Nuts are a healthy snack food. Eating up to 50 grams a day may improve heart health. One serving usually equates to about 30 grams.
Nuts are divided into two main groups – tree nuts (e.g. cashews, almonds, walnuts and macadamias) and ground nuts (e.g. peanuts). Allergies to one type do not indicate an allergy to another group. Most allergies are caused by peanuts and other nut allergies are rare. It is important for anyone who has a specific allergy to ensure they avoid consuming that item and read food labelling identify which foods contain traces.
Nuts contain fat, but most are polyunsaturated and may actually reduce cholesterol. These fats help keep you feeling full, which can assist in managing food consumption. They also contain a lot of protein, which may be beneficial in a vegetarian diet. Other ingredients include fibre which improves bowel function, antioxidants, minerals (e.g. copper, selenium, zinc and manganese) and lots of vitamin E. They are included in many weight loss diets as they are high in fibre, very filling – reduce appetite, many of the kilojoules /calories they contain are not absorbed, and they increase the metabolic rate by using energy for their digestion.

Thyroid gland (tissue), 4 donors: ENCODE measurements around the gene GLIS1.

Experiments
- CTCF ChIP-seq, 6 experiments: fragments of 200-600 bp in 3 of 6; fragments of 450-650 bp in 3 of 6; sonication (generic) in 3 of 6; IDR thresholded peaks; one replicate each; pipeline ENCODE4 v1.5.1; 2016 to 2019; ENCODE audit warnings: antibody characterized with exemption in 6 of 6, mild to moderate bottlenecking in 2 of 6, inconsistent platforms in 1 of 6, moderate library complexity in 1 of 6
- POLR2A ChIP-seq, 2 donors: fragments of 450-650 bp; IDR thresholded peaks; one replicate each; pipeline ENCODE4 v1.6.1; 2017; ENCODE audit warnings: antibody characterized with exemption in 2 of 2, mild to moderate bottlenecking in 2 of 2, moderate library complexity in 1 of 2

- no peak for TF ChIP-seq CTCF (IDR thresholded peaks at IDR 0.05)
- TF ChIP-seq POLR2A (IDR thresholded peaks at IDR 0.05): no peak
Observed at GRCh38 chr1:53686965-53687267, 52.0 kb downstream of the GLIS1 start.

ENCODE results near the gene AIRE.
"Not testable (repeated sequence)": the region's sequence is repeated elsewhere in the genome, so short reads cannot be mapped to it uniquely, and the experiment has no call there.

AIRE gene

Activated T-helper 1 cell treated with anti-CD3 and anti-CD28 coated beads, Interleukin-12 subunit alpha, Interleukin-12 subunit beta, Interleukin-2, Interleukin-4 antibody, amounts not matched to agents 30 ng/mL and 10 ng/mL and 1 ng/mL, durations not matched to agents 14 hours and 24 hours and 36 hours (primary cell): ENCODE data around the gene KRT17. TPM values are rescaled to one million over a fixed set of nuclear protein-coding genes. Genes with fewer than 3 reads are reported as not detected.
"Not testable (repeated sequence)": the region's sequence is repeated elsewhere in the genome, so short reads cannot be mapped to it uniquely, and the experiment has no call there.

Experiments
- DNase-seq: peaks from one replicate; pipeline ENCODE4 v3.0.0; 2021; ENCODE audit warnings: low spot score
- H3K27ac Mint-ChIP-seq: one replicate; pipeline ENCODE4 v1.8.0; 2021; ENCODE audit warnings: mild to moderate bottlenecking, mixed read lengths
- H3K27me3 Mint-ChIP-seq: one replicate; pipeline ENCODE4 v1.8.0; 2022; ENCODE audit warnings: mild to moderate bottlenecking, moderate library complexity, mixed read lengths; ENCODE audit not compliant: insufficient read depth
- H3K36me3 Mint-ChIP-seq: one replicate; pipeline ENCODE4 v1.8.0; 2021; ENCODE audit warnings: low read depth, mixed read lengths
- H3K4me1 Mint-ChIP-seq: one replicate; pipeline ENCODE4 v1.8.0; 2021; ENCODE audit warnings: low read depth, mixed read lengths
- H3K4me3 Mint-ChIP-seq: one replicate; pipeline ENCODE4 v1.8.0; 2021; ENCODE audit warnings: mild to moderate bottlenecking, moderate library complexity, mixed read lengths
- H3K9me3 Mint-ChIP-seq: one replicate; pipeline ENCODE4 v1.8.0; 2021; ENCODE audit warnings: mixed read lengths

Nuts are a good replacement for meat products in vegetarian or vegan diet.
It is important to note that while they are a healthy snack, most purchasable varieties come salted or flavoured, e.g. chocolate covered. Be conscientious when purchasing, as extra additions to the product can increase sodium or fat intake. You may wish to purchase them unsalted.